The Old Lady of the skies

Fundraising by Bank of England staff during WW2 paid for a Spitfire for the Royal Air Force.
Published on 30 April 2021

Blog

Alice Beagley, Museum Officer

World War Two changed life for everyone working at the Bank of England.

Banknote printing moved out of London to Overton in Hampshire. And gold reserves were shipped to Canada in the undercover ‘Operation Fish’.

It was a difficult time for everyone, from the printing staff who made our banknotes, to the porters who kept our building safe.

How did they respond to this upheaval? They raised enough money to buy a Spitfire!

Spitfires were single-seat aircrafts used by the Royal Air Force (RAF). This intrigued me so I’ve dug into our records to find out more.

In May 1940, the RAF launched its aircraft presentation scheme. It asked the public for donations to build fighter planes. These were expensive to make and low in supply.

Funds came from variety of patrons from the miners of Durham to an Indian Maharajah. But they were mainly raised by individual companies or towns.

In July 1940, the Bank of England’s Deputy Secretary W H Nevill suggested its staff should contribute towards the scheme.

They rose to the challenge. Between August 1940 and February 1941 they raised the £5,000 needed to buy a Spitfire. That sum is worth around £258,000 today.

Below are photos of the fundraising drawing boards, which tracked the contributions. And the cheque for £5,000.

Fundraising drawing board (Bank of England Archive; reference 17A26/1)

Fundraising drawing board (Bank of England Archive; reference 17A26/1)

Fundraising drawing board (Bank of England Archive; reference 17A26/1)

The £5,000 cheque from the Staff Spitfire Fund (Bank of England Museum; reference 745)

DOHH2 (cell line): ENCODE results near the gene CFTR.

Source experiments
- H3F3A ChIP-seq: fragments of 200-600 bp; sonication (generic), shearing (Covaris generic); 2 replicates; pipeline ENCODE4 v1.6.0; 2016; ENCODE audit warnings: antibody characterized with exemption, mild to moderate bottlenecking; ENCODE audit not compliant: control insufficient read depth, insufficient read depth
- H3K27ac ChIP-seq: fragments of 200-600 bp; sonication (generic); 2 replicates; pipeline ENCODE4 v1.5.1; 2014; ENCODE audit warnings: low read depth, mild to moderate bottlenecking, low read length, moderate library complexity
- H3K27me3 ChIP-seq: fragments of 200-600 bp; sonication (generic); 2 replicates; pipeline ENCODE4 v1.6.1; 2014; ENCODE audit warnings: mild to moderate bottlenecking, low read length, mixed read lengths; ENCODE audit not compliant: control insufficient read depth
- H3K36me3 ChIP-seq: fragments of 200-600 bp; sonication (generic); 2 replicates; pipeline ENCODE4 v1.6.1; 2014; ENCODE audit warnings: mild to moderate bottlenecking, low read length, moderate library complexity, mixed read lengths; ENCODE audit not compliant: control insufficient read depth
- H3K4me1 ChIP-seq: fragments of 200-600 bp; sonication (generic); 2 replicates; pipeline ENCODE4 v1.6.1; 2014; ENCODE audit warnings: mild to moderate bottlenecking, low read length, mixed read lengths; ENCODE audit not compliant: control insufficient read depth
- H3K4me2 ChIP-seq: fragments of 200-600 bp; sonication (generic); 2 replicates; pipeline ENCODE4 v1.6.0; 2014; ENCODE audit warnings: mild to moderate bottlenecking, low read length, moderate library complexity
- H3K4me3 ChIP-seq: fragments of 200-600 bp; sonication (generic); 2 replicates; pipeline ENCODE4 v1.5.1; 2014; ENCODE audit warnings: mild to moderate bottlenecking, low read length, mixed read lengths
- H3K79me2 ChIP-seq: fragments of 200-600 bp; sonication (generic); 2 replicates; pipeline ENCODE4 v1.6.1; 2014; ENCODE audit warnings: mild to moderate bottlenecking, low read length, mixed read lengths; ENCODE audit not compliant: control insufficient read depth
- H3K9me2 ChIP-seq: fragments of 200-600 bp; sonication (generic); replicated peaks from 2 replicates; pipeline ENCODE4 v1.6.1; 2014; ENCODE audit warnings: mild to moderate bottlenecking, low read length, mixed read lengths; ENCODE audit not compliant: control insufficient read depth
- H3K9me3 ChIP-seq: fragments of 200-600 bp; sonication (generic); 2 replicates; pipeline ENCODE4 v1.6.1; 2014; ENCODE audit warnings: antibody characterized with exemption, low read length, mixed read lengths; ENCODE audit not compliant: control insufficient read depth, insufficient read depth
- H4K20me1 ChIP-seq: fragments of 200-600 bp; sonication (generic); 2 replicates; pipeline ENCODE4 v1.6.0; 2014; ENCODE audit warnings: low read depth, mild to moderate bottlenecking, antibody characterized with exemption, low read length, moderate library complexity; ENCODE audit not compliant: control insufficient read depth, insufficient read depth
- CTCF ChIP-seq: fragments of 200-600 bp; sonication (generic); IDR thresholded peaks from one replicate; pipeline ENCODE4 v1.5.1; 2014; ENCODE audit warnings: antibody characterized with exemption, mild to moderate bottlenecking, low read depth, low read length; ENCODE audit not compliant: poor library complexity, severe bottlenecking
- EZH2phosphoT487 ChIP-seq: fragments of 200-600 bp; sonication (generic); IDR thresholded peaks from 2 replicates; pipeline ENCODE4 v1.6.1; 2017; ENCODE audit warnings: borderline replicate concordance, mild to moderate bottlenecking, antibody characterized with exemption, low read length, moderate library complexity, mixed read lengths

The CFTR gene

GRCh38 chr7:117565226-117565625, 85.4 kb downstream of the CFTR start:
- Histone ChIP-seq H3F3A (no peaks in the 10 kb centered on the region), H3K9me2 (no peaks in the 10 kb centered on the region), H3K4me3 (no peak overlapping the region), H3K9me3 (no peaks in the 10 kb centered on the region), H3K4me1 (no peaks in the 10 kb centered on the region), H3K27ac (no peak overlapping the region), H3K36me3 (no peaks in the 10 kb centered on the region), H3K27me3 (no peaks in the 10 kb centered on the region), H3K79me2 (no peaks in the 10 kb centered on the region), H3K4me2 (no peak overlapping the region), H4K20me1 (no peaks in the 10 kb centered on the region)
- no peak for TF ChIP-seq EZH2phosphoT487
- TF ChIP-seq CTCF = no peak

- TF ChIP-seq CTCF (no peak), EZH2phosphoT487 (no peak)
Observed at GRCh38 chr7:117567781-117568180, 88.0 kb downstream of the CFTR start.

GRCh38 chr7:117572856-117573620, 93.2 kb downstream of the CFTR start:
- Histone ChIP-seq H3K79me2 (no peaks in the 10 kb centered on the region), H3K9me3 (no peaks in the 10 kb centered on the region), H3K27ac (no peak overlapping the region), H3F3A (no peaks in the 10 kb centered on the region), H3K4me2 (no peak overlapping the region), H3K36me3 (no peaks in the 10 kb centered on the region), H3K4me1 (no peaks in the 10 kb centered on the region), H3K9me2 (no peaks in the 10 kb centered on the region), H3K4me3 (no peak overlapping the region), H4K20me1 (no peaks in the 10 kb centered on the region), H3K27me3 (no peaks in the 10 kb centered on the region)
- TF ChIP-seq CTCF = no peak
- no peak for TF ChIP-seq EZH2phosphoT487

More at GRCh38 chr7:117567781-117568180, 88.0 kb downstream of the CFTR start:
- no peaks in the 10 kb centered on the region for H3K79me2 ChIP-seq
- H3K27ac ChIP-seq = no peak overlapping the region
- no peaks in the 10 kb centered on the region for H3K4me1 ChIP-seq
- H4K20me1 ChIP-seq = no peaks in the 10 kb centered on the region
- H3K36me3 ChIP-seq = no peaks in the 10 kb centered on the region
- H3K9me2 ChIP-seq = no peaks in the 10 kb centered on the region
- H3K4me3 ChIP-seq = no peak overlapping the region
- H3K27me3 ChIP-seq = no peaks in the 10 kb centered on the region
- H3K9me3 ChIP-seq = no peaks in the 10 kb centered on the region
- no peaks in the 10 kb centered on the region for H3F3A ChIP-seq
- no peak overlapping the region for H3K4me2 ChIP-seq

The Spitfire they funded was initially called 'P8509'. But it was later nicknamed 'The Old Lady'.

It could reach speeds of up to 400 miles per hour. It carried two 20mm cannons and two machine guns.

For people like me who aren't weaponry enthusiasts, ‘20mm’ just means the cannons fired bullets that were 20mm in diameter.

It also had an engine designed by Rolls Royce – very fancy!

The aircraft was presented to the RAF later in 1941. And the Bank of England received this commemorative plaque to mark the occasion:

Commemorative plaque presented to the Bank of England in 1941 (Bank of England Museum; reference A280)

The Old Lady first served with 266 Squadron at RAF Wittering, where it took part in strikes on the Dutch coast.

The aircraft was later reassigned to 277 Squadron in Gravesend, where it carried out ‘Air Sea Rescue’ duties. It remained with them until March 1944.

The Spitfire was eventually retired to an Operational Training Unit. Sadly, it was written off in 1946 after a collision with another aircraft.

That may have been the end of the Old Lady Spitfire. But that spirit of giving lives on among the people who work at the Bank of England.

Each year they nominate two charities to raise funds for. It’s one of the many reasons I am proud to work here.

Give your feedback

Was this page useful?
Yes
No
Add your details...